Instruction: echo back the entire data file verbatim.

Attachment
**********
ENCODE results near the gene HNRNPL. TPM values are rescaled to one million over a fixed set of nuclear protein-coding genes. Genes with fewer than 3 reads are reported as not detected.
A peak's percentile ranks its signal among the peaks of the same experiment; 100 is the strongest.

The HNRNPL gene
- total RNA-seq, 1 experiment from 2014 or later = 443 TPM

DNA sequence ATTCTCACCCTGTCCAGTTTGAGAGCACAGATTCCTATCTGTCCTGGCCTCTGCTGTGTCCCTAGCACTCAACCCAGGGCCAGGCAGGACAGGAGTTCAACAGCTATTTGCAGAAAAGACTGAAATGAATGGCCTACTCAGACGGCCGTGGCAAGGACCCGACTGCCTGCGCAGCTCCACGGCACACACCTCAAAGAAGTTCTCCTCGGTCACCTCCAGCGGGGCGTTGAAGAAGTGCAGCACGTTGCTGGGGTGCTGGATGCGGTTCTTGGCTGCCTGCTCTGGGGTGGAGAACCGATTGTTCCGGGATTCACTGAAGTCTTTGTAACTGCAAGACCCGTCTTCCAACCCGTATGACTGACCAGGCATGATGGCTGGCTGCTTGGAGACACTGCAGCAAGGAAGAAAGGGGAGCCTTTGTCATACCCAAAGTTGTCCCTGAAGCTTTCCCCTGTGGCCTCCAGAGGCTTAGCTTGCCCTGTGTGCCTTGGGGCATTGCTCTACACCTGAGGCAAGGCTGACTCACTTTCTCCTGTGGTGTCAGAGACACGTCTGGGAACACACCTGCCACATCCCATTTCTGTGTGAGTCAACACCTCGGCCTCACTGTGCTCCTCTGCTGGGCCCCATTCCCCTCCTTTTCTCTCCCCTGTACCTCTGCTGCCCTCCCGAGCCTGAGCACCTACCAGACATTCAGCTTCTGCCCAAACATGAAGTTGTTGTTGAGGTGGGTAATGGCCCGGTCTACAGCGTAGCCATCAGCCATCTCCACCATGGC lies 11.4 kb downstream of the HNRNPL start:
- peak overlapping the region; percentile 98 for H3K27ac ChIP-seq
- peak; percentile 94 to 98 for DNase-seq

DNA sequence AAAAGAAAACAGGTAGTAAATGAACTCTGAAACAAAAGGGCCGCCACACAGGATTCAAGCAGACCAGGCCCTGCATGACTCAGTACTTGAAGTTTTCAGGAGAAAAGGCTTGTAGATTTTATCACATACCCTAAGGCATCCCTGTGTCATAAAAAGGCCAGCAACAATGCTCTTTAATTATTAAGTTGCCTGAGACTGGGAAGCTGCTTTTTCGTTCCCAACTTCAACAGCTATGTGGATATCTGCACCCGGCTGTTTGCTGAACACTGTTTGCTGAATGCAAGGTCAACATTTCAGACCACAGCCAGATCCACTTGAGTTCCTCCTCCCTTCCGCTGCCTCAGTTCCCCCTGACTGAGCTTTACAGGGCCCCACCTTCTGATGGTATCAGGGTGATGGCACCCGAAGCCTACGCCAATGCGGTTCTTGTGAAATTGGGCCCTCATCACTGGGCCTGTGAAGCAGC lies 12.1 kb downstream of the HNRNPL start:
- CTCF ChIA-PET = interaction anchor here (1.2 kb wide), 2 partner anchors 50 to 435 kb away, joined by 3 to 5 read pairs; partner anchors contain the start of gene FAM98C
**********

ENCODE results near the gene HNRNPL. TPM values are rescaled to one million over a fixed set of nuclear protein-coding genes. Genes with fewer than 3 reads are reported as not detected.
A peak's percentile ranks its signal among the peaks of the same experiment; 100 is the strongest.

The HNRNPL gene
- total RNA-seq, 1 experiment from 2014 or later = 443 TPM

DNA sequence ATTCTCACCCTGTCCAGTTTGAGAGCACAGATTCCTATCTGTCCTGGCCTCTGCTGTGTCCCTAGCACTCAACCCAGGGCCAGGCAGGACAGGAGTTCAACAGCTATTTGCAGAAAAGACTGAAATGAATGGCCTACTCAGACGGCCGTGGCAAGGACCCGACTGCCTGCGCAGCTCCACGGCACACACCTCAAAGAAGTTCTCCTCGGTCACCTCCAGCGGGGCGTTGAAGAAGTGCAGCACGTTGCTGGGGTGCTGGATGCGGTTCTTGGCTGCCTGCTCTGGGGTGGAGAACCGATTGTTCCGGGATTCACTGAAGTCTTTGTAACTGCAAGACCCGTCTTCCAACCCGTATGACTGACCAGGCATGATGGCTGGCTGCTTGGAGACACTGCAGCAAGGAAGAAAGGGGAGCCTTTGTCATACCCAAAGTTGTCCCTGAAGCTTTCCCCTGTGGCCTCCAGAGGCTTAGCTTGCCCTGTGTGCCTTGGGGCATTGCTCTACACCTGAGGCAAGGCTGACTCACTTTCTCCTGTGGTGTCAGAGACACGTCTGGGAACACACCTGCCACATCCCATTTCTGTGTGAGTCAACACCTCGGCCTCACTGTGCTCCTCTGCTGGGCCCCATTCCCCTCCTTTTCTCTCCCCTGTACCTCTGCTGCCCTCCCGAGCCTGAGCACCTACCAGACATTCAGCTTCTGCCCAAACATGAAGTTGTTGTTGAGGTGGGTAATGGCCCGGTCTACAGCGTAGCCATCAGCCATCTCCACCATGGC lies 11.4 kb downstream of the HNRNPL start:
- peak overlapping the region; percentile 98 for H3K27ac ChIP-seq
- peak; percentile 94 to 98 for DNase-seq

DNA sequence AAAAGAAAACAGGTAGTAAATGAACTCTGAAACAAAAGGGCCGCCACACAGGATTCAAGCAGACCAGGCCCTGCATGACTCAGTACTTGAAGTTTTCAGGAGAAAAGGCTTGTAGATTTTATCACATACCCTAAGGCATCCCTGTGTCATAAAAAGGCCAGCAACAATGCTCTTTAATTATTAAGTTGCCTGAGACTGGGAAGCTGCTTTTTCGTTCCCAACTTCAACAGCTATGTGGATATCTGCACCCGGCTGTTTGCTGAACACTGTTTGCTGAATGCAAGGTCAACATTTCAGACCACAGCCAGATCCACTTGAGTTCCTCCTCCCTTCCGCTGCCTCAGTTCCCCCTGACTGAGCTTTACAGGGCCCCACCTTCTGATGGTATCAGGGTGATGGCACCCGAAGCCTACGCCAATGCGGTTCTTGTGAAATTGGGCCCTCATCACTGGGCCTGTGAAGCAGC lies 12.1 kb downstream of the HNRNPL start:
- CTCF ChIA-PET = interaction anchor here (1.2 kb wide), 2 partner anchors 50 to 435 kb away, joined by 3 to 5 read pairs; partner anchors contain the start of gene FAM98C